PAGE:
In April 2019, researchers in Iran published a study in the European Journal of Clinical Nutrition, showing a connection between diet and mental health.
Researchers recruited 240 university students, then evaluated their mental health and dietary intake using 3 questionnaires. They specifically focused on dietary habits that closely matched the dietary approaches to stop hypertension dietary pattern, otherwise known as the DASH diet.
According to the Heart and Stroke Foundation of Canada, the DASH diet may reduce blood pressure and cholesterol levels, but recent research seems to indicate that it may affect mental health, too.
The DASH diet is rich in vegetables, fruit, and low-fat dairy foods and lower in saturated fat, total fat, and cholesterol. Recommended servings are as follows:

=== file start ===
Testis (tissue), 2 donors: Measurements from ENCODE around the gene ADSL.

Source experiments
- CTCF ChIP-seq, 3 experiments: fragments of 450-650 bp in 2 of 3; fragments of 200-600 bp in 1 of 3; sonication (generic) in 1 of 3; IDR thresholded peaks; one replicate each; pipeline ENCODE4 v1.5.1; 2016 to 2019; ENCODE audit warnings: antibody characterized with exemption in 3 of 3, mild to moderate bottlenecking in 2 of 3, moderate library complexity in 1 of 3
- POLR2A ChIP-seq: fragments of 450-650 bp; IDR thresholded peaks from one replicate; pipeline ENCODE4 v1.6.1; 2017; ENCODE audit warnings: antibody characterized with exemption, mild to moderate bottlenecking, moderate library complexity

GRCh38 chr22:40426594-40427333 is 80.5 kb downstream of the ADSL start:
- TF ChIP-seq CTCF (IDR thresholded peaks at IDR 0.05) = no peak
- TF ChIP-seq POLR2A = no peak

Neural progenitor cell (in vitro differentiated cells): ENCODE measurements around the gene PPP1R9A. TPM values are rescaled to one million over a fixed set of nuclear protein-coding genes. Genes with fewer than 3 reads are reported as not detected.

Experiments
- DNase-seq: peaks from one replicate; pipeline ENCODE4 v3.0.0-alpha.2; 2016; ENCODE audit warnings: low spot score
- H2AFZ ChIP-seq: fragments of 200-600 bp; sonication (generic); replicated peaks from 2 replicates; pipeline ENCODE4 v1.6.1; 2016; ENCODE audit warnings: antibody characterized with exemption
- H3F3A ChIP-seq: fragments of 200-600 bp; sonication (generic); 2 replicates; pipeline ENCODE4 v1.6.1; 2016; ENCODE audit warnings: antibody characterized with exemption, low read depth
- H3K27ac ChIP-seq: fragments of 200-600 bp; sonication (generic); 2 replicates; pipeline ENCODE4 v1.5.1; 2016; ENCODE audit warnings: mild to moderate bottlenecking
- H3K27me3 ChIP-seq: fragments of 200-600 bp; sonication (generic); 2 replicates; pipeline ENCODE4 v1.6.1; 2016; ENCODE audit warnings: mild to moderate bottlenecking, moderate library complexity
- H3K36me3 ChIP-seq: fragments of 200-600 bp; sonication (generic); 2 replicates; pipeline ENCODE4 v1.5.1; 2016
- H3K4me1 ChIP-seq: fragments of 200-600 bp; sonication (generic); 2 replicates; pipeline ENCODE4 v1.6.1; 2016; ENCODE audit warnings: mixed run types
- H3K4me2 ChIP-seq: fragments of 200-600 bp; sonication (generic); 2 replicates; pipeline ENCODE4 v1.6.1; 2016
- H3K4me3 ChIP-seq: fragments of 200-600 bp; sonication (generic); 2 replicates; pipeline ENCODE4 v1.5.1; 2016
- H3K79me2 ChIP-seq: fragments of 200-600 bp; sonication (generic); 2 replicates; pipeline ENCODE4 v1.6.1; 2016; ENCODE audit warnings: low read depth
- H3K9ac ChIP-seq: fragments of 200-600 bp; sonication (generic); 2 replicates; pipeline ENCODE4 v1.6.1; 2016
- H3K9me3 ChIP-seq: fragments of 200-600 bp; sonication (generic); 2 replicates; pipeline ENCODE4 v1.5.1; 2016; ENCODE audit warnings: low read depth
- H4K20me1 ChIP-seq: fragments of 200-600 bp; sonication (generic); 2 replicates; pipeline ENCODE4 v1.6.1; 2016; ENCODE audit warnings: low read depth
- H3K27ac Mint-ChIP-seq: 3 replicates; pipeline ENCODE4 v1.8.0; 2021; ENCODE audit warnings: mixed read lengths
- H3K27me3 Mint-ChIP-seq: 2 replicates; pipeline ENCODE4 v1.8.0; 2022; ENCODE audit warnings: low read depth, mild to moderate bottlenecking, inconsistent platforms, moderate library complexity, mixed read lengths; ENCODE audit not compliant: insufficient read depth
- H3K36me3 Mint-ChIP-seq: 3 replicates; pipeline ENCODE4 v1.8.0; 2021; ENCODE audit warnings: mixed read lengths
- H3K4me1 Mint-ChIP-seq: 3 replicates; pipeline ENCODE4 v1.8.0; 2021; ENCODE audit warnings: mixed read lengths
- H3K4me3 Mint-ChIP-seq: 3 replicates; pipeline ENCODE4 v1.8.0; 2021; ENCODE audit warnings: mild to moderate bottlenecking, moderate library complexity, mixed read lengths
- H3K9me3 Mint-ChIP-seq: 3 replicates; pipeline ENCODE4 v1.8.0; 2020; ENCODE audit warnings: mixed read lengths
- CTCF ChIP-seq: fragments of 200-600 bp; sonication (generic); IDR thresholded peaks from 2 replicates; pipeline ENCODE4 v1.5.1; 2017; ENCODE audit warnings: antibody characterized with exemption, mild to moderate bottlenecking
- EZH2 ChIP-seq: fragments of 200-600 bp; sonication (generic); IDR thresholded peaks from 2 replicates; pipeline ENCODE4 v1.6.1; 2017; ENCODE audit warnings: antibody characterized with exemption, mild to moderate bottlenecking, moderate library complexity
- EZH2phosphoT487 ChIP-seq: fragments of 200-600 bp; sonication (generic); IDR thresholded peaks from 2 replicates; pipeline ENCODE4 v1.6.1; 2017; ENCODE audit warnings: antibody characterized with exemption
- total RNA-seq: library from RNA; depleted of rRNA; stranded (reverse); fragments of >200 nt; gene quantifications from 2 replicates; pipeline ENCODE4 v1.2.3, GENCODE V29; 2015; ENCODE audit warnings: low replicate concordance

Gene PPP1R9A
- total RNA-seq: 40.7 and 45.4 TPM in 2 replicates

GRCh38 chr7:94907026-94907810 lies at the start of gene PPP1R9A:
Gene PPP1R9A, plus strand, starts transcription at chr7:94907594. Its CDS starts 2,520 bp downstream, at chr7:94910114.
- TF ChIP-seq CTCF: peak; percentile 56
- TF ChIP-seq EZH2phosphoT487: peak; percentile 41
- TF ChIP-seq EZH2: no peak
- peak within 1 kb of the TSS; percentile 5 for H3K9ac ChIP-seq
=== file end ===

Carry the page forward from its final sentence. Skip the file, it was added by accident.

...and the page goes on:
- Vegetables: 4–5 servings
- Fruit: 4–5 servings
- Grains (mainly whole grains): 7–8 servings
- Low-fat/no-fat dairy foods: 2–3 servings
- Lean meats, poultry, and fish: 2 or fewer servings
- Nuts, seeds, and dry beans: 4–5 servings (per week)
- Fats and oils: 2–3 servings
What the researchers discovered was that those participants who most closely followed the DASH diet—compared to those who followed the DASH diet the least—had lower scores in mental health overall, but also lower scores specifically in depression, anxiety, and stress.
This is one more study in a growing body of research showing a connection between what we eat and our mental health. Here at Truehope, we’ve been promoting nutrition as mental health treatment for over 20 years.